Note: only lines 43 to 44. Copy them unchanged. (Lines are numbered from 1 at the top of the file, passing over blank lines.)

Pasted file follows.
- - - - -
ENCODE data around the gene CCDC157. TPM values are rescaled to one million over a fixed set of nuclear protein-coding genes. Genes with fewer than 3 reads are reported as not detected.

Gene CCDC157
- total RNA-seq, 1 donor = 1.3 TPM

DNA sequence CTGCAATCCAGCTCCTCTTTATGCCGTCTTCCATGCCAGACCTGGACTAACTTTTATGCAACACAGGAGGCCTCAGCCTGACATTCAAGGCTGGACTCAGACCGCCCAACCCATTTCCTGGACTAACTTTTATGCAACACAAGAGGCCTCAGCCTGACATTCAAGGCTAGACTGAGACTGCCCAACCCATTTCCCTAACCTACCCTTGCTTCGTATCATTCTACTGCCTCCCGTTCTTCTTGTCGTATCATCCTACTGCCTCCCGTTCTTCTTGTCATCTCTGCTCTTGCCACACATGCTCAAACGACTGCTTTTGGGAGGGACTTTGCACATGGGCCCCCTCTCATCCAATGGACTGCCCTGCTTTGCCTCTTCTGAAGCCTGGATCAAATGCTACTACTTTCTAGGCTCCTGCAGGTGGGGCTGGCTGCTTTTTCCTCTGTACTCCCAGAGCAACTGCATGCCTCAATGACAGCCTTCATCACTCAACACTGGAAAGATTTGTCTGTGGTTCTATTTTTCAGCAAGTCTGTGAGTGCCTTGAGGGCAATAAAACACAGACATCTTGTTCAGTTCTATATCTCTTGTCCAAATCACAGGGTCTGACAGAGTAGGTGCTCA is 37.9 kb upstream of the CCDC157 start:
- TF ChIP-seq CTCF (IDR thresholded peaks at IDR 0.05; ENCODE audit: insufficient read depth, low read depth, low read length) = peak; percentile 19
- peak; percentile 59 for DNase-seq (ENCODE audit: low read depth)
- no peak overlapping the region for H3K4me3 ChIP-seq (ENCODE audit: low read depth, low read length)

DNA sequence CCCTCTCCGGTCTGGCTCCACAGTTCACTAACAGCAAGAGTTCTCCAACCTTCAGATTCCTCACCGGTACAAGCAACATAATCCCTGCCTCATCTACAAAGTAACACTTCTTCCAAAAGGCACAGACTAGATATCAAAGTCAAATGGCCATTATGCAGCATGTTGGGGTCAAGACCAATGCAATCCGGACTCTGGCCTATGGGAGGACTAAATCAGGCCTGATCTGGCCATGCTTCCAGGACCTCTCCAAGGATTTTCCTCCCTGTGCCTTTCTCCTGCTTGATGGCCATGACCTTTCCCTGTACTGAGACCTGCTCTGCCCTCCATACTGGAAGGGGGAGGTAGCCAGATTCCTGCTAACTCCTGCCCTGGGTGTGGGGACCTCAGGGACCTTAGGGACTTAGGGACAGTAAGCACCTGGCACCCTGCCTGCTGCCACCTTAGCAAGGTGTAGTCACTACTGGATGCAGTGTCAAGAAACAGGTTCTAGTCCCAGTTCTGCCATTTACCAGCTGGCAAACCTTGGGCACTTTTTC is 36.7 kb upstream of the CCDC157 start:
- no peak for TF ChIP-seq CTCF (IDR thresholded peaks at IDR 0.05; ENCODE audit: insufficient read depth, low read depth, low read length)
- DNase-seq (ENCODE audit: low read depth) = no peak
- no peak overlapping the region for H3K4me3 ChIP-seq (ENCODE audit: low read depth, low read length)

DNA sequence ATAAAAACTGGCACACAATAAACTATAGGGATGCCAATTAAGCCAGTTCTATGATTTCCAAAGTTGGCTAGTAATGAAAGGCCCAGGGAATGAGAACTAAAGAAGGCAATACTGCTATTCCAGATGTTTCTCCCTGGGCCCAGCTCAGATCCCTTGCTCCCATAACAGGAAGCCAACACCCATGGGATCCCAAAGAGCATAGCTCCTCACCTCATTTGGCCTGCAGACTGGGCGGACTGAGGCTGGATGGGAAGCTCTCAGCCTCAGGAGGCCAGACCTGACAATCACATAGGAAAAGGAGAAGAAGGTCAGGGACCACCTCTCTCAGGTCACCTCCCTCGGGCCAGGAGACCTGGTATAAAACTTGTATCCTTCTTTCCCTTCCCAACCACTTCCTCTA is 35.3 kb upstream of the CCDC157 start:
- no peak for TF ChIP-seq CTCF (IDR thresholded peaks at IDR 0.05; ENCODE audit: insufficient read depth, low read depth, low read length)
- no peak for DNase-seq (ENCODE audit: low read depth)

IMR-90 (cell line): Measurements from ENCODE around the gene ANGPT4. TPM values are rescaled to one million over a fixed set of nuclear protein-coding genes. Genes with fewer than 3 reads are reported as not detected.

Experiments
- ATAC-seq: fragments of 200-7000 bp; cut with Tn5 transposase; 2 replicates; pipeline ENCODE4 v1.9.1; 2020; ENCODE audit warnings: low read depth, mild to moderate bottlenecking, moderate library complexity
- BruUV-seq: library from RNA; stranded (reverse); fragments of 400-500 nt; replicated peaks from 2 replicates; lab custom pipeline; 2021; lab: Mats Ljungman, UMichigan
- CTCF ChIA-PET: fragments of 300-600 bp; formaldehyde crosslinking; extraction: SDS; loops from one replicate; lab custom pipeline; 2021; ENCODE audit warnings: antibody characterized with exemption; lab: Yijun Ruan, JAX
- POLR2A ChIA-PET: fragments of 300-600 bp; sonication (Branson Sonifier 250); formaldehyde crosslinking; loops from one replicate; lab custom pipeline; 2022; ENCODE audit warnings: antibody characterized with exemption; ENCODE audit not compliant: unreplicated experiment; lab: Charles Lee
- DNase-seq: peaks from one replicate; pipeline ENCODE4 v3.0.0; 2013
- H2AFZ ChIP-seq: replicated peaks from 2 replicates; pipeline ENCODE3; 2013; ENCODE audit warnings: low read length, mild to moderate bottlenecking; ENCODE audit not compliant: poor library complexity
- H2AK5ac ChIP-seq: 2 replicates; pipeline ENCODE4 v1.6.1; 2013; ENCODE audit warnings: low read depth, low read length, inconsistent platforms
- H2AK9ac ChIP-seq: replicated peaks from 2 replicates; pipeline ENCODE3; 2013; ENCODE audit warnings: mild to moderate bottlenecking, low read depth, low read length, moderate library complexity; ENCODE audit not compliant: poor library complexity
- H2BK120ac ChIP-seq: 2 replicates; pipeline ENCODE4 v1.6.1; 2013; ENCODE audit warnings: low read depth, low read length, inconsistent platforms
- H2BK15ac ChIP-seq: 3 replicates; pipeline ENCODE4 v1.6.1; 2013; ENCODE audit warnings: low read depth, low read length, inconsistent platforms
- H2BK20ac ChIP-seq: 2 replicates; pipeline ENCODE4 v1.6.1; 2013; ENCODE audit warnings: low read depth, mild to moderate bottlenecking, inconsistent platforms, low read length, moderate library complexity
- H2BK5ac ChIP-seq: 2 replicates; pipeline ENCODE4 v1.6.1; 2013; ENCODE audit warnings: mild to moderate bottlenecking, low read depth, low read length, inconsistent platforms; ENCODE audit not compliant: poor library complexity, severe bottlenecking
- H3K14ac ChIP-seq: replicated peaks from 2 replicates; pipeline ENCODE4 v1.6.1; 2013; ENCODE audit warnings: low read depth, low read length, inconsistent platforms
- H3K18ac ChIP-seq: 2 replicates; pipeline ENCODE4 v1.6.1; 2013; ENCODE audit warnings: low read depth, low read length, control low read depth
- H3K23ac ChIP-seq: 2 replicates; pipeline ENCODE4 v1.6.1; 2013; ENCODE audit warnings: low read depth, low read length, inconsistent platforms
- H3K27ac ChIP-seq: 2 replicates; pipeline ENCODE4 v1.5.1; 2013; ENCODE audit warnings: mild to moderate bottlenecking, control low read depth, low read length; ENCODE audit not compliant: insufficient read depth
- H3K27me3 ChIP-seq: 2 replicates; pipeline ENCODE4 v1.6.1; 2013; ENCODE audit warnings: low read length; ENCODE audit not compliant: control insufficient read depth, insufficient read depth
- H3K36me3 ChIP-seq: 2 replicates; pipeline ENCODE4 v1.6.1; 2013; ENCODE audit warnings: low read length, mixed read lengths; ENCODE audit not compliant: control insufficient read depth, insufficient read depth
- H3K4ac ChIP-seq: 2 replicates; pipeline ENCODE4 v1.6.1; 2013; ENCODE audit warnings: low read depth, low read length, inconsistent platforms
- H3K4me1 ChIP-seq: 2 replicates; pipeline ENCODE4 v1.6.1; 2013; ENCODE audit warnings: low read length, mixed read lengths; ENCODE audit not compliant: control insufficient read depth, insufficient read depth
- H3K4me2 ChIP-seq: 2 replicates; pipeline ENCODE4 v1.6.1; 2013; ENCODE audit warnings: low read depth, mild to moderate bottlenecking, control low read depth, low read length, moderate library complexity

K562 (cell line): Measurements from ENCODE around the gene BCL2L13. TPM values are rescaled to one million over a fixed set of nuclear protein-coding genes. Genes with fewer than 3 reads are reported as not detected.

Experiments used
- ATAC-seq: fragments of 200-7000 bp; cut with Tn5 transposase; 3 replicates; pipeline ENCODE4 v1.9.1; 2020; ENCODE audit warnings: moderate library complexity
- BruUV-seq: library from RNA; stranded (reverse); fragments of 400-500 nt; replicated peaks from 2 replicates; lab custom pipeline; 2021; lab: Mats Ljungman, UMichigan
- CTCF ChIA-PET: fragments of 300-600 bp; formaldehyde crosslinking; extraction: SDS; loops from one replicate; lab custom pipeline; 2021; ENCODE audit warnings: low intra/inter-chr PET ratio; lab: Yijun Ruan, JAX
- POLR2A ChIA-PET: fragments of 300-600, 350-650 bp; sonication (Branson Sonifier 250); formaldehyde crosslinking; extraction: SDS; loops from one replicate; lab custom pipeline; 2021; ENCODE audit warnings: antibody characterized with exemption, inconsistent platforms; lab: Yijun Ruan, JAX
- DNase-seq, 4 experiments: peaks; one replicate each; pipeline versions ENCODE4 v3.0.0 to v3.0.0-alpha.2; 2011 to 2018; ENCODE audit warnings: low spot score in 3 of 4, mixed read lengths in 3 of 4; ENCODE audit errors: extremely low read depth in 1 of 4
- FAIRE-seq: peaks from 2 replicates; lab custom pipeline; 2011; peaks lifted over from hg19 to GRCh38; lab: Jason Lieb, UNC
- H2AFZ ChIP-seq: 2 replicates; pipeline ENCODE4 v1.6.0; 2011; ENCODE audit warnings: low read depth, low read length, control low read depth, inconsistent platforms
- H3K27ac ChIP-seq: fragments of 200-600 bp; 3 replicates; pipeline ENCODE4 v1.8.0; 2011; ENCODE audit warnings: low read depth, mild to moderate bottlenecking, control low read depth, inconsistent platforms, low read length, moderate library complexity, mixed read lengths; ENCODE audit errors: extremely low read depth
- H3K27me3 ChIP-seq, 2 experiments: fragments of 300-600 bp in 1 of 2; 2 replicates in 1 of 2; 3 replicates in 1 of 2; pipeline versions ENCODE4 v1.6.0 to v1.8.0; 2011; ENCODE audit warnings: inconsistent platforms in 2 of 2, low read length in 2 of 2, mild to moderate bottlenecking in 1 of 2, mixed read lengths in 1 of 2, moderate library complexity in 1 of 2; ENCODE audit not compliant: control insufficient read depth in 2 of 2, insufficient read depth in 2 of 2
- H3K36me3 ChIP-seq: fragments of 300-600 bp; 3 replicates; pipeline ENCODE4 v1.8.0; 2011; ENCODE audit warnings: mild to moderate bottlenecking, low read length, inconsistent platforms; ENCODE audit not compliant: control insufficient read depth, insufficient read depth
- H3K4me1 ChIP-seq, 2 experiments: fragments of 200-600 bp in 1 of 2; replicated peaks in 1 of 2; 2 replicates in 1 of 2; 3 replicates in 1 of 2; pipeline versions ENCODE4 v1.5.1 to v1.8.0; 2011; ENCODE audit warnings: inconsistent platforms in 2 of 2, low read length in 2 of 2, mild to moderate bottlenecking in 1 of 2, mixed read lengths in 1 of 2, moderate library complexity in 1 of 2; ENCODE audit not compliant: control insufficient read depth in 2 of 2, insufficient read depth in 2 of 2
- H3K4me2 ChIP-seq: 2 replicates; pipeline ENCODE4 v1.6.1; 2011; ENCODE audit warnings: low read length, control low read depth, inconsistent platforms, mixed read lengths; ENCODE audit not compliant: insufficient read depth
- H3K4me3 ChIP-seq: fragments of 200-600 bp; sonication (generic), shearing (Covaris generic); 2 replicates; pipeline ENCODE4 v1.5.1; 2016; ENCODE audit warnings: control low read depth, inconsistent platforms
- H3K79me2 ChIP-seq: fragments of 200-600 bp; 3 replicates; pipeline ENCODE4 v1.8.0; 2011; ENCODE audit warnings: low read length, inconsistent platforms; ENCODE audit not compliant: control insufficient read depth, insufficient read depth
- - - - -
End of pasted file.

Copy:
- POLR2A ChIA-PET: fragments of 300-600, 350-650 bp; sonication (Branson Sonifier 250); formaldehyde crosslinking; extraction: SDS; loops from one replicate; lab custom pipeline; 2021; ENCODE audit warnings: antibody characterized with exemption, inconsistent platforms; lab: Yijun Ruan, JAX
- DNase-seq, 4 experiments: peaks; one replicate each; pipeline versions ENCODE4 v3.0.0 to v3.0.0-alpha.2; 2011 to 2018; ENCODE audit warnings: low spot score in 3 of 4, mixed read lengths in 3 of 4; ENCODE audit errors: extremely low read depth in 1 of 4